Jill works with the nature and culture of a place, in Fair and Foul's case Brantwood and Ruskin. She has worked and exhibited her work across the globe, including Germany, Italy, Holland, France, US, Brazil. Chile, Argentina, Lebanon and Hong Kong. As well as Brantwood, she has had solo exhibitions in London, Rome and Argentina.
Fair and Foul, an investigation into the grotesque runs at Brantwood until April 8.
Elsewhere nestled into Brantwood's Severn Studio until Sunday, March 11, is an exhibition of sculptural works and objects for the home from Charles Whinney and Beatrix Baker.
Working from an ancient barn at Witherslack, both artists use steam-bending as a way to create curved forms. The wood is locally sourced, often from the woodland behind the workshop, and used green. The desire to try new ideas and experiment with different techniques is shared by both Charles and Beatrix.
They say that in preparing for the show they reflected upon Ruskin’s ideas regarding craftsmanship and the nature of work. His ideas rang true and reflect their own attitude to making and working.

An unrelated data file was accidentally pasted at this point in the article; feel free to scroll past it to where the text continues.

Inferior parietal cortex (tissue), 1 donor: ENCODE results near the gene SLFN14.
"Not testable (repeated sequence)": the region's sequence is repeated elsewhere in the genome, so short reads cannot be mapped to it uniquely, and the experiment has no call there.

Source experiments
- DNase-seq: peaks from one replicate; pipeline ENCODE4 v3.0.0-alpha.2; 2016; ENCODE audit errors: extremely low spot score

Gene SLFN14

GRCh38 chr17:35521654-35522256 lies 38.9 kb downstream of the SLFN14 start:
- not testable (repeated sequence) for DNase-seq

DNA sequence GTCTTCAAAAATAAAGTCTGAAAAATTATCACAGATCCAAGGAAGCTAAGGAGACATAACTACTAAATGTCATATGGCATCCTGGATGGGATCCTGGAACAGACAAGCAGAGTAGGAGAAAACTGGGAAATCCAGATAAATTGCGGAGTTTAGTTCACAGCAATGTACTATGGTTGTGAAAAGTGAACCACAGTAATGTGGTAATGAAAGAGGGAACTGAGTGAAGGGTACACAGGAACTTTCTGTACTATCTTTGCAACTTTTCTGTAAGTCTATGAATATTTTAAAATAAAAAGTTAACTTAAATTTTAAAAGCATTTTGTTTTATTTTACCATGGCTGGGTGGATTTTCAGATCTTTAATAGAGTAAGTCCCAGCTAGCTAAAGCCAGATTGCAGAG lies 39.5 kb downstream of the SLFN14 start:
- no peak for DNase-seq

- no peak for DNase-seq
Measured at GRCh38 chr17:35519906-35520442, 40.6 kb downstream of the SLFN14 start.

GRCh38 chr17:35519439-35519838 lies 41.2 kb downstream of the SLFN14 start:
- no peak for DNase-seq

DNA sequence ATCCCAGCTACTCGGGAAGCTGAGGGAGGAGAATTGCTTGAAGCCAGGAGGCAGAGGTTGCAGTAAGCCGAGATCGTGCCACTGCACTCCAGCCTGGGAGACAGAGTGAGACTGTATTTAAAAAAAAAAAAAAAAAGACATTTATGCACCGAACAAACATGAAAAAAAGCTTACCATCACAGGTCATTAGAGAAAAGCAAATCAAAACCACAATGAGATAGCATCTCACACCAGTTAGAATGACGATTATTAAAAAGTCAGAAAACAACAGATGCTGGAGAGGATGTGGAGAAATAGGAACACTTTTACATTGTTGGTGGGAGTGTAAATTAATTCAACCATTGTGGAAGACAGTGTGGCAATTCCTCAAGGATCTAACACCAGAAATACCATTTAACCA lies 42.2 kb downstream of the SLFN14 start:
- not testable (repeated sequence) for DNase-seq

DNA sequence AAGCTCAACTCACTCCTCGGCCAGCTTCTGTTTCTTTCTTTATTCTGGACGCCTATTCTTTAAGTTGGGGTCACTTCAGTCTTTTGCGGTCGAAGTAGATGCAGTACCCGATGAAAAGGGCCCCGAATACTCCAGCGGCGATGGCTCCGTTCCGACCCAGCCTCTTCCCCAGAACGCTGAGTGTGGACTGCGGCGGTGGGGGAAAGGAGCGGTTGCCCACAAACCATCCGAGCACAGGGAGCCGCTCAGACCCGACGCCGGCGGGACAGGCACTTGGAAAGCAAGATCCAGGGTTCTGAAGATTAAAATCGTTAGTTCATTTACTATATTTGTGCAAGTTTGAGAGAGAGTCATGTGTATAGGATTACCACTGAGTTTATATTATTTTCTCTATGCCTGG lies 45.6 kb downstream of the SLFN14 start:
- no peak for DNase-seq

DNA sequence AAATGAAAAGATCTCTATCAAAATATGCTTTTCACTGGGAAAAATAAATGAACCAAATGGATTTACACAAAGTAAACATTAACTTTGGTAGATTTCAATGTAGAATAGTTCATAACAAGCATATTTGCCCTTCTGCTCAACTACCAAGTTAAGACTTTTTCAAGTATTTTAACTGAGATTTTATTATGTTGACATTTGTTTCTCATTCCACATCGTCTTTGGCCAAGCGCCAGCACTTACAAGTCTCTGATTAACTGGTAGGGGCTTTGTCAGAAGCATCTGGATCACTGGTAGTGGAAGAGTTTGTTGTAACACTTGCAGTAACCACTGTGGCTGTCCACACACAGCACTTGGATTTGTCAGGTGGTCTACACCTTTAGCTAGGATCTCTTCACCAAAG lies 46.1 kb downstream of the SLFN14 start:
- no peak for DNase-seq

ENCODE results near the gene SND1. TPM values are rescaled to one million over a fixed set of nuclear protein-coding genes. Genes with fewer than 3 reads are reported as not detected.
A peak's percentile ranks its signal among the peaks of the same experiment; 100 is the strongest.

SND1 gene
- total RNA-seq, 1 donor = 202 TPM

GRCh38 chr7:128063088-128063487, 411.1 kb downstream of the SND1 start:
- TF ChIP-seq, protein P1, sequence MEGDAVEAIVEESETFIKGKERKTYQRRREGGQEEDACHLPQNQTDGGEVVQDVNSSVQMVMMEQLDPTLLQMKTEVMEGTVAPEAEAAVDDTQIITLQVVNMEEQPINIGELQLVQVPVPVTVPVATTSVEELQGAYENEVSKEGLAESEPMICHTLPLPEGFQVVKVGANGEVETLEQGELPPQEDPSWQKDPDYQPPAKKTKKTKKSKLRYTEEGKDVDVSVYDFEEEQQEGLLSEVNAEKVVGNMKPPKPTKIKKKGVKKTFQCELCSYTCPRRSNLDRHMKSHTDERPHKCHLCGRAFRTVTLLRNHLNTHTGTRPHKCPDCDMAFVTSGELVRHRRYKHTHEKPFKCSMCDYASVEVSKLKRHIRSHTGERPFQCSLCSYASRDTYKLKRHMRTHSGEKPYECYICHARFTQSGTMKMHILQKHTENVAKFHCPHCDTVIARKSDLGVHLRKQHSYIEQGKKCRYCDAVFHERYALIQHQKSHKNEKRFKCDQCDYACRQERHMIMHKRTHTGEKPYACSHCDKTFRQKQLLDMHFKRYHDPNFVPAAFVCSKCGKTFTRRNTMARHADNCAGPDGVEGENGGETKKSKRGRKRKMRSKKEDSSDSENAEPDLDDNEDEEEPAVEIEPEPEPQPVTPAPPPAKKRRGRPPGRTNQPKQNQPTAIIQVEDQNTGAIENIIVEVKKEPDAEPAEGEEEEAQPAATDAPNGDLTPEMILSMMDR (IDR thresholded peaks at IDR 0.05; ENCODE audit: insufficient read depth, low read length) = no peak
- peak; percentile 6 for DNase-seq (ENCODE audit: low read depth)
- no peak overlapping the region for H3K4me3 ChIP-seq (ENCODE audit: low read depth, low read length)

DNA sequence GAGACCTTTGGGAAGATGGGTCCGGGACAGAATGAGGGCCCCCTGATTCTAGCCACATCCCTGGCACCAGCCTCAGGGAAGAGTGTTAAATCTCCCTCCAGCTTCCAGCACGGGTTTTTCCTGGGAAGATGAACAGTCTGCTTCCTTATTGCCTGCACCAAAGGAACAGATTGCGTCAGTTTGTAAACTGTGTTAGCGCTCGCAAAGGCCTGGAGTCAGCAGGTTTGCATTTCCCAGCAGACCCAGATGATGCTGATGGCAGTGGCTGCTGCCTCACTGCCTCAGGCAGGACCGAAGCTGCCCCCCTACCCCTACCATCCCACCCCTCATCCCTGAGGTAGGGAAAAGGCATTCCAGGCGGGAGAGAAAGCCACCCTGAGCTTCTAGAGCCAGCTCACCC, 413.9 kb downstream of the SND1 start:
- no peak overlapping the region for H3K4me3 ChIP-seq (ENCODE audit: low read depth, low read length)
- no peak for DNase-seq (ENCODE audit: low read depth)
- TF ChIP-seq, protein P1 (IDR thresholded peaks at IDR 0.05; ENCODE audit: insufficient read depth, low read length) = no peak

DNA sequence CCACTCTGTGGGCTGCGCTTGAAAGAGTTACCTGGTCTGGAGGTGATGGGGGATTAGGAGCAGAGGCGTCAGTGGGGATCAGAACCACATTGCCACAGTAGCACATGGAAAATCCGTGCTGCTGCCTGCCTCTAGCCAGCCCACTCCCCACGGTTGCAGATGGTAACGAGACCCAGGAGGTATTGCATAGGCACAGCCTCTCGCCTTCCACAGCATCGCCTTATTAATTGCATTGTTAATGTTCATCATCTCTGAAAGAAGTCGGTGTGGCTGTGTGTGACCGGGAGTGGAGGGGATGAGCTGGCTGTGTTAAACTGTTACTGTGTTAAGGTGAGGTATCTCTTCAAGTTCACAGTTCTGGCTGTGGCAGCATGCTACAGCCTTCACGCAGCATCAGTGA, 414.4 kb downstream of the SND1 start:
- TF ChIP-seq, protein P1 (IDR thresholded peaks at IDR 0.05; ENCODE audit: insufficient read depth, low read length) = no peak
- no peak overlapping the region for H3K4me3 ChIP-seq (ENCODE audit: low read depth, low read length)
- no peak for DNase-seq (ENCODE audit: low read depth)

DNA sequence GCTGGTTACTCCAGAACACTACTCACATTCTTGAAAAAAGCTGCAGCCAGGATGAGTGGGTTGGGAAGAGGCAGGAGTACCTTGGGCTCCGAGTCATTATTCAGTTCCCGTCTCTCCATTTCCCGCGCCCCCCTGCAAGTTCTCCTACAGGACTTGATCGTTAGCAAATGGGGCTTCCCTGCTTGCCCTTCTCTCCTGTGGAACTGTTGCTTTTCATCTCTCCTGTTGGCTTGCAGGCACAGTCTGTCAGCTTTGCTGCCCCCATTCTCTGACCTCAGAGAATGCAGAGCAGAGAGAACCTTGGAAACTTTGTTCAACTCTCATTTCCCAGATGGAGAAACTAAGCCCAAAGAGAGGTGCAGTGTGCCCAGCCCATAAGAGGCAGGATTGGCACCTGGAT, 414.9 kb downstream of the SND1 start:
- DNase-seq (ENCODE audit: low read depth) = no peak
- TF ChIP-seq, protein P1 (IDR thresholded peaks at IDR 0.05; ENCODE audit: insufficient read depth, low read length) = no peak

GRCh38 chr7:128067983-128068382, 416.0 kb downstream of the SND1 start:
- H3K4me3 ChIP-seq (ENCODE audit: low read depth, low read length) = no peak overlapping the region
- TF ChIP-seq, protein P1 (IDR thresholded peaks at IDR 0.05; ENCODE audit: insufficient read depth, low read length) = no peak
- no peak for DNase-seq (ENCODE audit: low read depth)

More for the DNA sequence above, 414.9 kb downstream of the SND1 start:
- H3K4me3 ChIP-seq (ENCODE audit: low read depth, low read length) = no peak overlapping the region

Meanwhile, Images from a Warming Planet by Ashley Cooper has just opened in Brantwood's Coach House Loft. The exhibition runs until April 29 and features stunning images from Ashley’s highly praised book which captures one man’s mission to document climate change around the world.
In 2010 Ashley won the climate change category of the Worldwide Environmental Photographer of the Year Competition. His acclaimed work is published widely in newspapers, books, magazines and on television around the world. For the last 13 years Ashley - a member of the Langdale/Ambleside Mountain Rescue Team - has been travelling the world, documenting the impacts of climate change.
Still to come at Brantwood is Of Truth of Skies by award-winning pastel artist, Sandra Orme. Opening on March 17, Sandra's work explores both the ever changing landscape that surrounds her studio in the Peak District - the light, seasonal colours, atmosphere and weather - while capturing the relentlessly unchanging and seemingly timeless nature of stones and rock faces or high edges and outcrops.
For the budding painter, Sandra's hosting a one-day workshop on April 20.
Onwards and to Brantwood's exhibition highlight for 2018, Work, which marks the completion of Hunt Emerson and Kevin Jackson’s masterful Ruskin comic, How to Work, How to be Rich and How to See. From April 12, Brantwood presents Emerson’s tribute to Ford Maddox Brown’s pre-Raphaelite masterpiece Work, together with representations of the world of work by artists across three centuries.